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None of the Political Players Are Blameless in the NDIS Political Game

The National Disability Insurance Scheme (NDIS) has been seen since the Productivity Commission recommended its establishment last year as the best hope that people with a disability have had for their unmet needs, needs that are almost impossible to reach for some, through no fault of their own. It was received with great fanfare by the Gillard Government, with Bill Shorten a key instigator in the Productivity Commission examination of such a policy move. The hope was raised further when the Coalition outlined bipartisan support for the very important initiative.

But alas, as swiftly as the idea of an NDIS has come around, so has the impression that the solid ground the idea was built upon, the unanimous support,  is now cracking beneath those who have a disability.

Th major political players in this are threefold. First there is the commonwealth government, then there is the Opposition and finally the state governments who at present provide many of the services that would be involved in the running of the future scheme and who have been a part of the political discussion of funding for the important new policy.

In the uncertainty that now clouds the future of a NDIS roll-out no single political player, be it state or federal government or the Opposition is without blame for what looks at the moment to be a shaky future for the not yet realised scheme.

From the outset, the Gillard Government ignored the Productivity Commission recommendation that the NDIS be fully funded by the federal government, the whole $13 or so billion dollars of it. This leaves it to the Council of Australian Governments to squabble behind closed doors and also apparently in public quite openly over just how much each state can or are willing to contribute to the implementation of the program.

The second major player, the states must also take their fair share of the blame for the growing concerns being raised over the future of an idea that has has not even began operating yet.

Even though the ALP Government should have stuck to the recommendation emanating from the Productivity Commission report regarding the commonwealth being the sole funder, the state governments are not, regardless of what they say, without the capability to contribute to the establishment and commencement of the scheme, particularly in combination with the $1 billion over 4 years that has been stumped up by the federal government, no matter how meagre that sum of money is.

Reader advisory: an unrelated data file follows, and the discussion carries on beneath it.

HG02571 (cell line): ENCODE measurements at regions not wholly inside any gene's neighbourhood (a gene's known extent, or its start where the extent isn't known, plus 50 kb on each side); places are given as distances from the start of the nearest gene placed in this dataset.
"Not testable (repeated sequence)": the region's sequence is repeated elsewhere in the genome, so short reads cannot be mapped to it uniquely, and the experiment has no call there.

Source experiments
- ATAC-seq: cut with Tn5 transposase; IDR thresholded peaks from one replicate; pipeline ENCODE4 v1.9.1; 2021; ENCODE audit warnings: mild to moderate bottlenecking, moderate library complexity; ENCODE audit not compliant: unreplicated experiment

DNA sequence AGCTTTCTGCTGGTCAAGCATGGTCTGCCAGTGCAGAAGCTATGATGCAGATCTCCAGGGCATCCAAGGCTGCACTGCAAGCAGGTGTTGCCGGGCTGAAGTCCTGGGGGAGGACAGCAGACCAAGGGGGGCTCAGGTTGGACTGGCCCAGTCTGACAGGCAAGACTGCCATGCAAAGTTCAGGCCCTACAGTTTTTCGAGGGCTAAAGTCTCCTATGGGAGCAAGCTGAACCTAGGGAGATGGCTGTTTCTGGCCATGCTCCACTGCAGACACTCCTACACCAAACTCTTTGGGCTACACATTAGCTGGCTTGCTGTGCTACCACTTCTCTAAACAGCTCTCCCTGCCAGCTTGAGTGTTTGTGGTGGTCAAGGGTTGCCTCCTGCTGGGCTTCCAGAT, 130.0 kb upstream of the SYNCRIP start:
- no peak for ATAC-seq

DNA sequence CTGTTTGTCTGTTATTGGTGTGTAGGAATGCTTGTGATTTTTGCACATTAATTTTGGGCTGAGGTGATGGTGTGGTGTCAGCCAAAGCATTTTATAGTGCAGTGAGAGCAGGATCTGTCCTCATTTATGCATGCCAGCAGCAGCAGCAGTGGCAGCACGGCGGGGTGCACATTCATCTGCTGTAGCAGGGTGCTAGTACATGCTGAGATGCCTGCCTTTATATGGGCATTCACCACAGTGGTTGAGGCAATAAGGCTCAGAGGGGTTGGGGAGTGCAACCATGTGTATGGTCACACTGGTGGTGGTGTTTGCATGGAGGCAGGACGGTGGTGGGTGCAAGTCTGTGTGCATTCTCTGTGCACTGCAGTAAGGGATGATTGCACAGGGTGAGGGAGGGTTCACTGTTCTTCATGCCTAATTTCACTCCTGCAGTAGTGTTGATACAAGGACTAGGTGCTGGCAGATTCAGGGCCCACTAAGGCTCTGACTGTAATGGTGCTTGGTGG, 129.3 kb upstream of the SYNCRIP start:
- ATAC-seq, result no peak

The Labor Government sticking to the Productivity Commission timetable for the construction, implementation and operation of the insurance scheme would also help relax some of the long-term funding concerns which look to be playing their part in destabilising the entire process.

The state governments are surely able to funnel some of their funds allocated to delivery of services that would be covered under the scheme into the funding pool for the National Disability Insurance Scheme so that this essential project does not fall before it even has a chance at operation. That’s not asking any state to search for any extra funds that have been difficult to find for many state governments in recent years, it’s just asking for an amount of existing funds to head toward a new idea and only when the services will start being delivered in their respective states.

The other player that is crucial, particularly for the long-term success of the NDIS, the side of politics likely to be in government and needing to oversee the full introduction of the scheme is the Coalition.

Things started well when the Coalition were quick to signal bipartisan support for a long-needed but not yet delivered policy response to the immense and fragmented costs and services that people with a disability have had to endure. But from time to time support has appeared to go up and down like a yo-yo.

Just yesterday at the National Press Club, the Shadow Treasurer appeared to be backing away on behalf of the Coalition from guaranteeing the future funding of the National Disability Insurance Scheme despite assurances from others in the Opposition previously that the NDIS will continue to have bipartisan support. This statement casts some doubt on whether the Coalition are fully committed to contributing to the NDIS including from late next year when all indications are that they will be occupying the government benches.

It is understandable that the Coalition will be cash-strapped through a combination of factors, but they have indicated from the outset their bipartisan support for the NDIS and must make it a reality. There are no shortage of options for achieving the aim of a fully-funded NDIS, even if they cause minor short-term political pain, think a small levy and/or removing some of the wasteful garbage spending that the government simply needs to get out of doing.

The Opposition must continue to commit to the implementation and operation of the scheme which they were so swift to support. If it means returning to the original timetable to make it easier, then so be it, at least then there might be certainty over the future of a sorely needed policy.

What is clear is that all the players need to reach a compromise, make sacrifices and work together better, though with so many competing needs at the table this is already a very hard task, but people with a disability cannot miss out again.

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